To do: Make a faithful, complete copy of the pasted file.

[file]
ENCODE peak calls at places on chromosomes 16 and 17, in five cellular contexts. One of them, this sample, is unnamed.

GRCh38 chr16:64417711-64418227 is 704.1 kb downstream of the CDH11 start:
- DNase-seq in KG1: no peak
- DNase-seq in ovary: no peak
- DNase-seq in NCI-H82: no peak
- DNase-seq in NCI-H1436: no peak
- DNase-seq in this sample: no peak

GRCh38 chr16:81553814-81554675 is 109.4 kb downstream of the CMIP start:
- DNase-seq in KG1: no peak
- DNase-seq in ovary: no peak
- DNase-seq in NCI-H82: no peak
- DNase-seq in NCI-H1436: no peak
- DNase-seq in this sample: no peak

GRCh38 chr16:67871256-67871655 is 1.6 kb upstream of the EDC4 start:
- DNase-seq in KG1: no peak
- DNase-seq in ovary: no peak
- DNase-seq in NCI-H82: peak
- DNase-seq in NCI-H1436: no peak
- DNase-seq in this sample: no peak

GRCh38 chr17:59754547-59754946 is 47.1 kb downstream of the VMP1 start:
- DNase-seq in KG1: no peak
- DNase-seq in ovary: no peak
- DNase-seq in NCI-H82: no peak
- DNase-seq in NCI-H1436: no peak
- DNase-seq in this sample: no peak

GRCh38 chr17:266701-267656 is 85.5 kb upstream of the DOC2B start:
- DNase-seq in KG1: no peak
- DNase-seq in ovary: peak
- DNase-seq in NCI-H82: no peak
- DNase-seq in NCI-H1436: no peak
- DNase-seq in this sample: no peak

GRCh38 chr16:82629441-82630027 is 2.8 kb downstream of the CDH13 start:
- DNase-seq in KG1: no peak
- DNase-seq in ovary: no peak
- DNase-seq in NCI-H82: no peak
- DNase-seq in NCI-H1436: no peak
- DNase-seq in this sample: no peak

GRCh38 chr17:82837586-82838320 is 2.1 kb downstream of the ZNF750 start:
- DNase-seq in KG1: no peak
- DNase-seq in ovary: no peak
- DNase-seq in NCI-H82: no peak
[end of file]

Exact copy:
ENCODE peak calls at places on chromosomes 16 and 17, in five cellular contexts. One of them, this sample, is unnamed.

GRCh38 chr16:64417711-64418227 is 704.1 kb downstream of the CDH11 start:
- DNase-seq in KG1: no peak
- DNase-seq in ovary: no peak
- DNase-seq in NCI-H82: no peak
- DNase-seq in NCI-H1436: no peak
- DNase-seq in this sample: no peak

GRCh38 chr16:81553814-81554675 is 109.4 kb downstream of the CMIP start:
- DNase-seq in KG1: no peak
- DNase-seq in ovary: no peak
- DNase-seq in NCI-H82: no peak
- DNase-seq in NCI-H1436: no peak
- DNase-seq in this sample: no peak

GRCh38 chr16:67871256-67871655 is 1.6 kb upstream of the EDC4 start:
- DNase-seq in KG1: no peak
- DNase-seq in ovary: no peak
- DNase-seq in NCI-H82: peak
- DNase-seq in NCI-H1436: no peak
- DNase-seq in this sample: no peak

GRCh38 chr17:59754547-59754946 is 47.1 kb downstream of the VMP1 start:
- DNase-seq in KG1: no peak
- DNase-seq in ovary: no peak
- DNase-seq in NCI-H82: no peak
- DNase-seq in NCI-H1436: no peak
- DNase-seq in this sample: no peak

GRCh38 chr17:266701-267656 is 85.5 kb upstream of the DOC2B start:
- DNase-seq in KG1: no peak
- DNase-seq in ovary: peak
- DNase-seq in NCI-H82: no peak
- DNase-seq in NCI-H1436: no peak
- DNase-seq in this sample: no peak

GRCh38 chr16:82629441-82630027 is 2.8 kb downstream of the CDH13 start:
- DNase-seq in KG1: no peak
- DNase-seq in ovary: no peak
- DNase-seq in NCI-H82: no peak
- DNase-seq in NCI-H1436: no peak
- DNase-seq in this sample: no peak

GRCh38 chr17:82837586-82838320 is 2.1 kb downstream of the ZNF750 start:
- DNase-seq in KG1: no peak
- DNase-seq in ovary: no peak
- DNase-seq in NCI-H82: no peak